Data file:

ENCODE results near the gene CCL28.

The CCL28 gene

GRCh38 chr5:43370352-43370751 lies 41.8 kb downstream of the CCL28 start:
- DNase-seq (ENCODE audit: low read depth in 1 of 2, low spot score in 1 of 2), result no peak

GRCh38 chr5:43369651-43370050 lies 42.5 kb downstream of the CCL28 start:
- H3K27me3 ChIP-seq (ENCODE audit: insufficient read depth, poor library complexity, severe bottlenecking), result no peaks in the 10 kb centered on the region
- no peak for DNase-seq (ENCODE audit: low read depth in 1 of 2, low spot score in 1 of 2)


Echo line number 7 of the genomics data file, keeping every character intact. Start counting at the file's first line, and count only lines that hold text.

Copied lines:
- no peak for DNase-seq (ENCODE audit: low read depth in 1 of 2, low spot score in 1 of 2)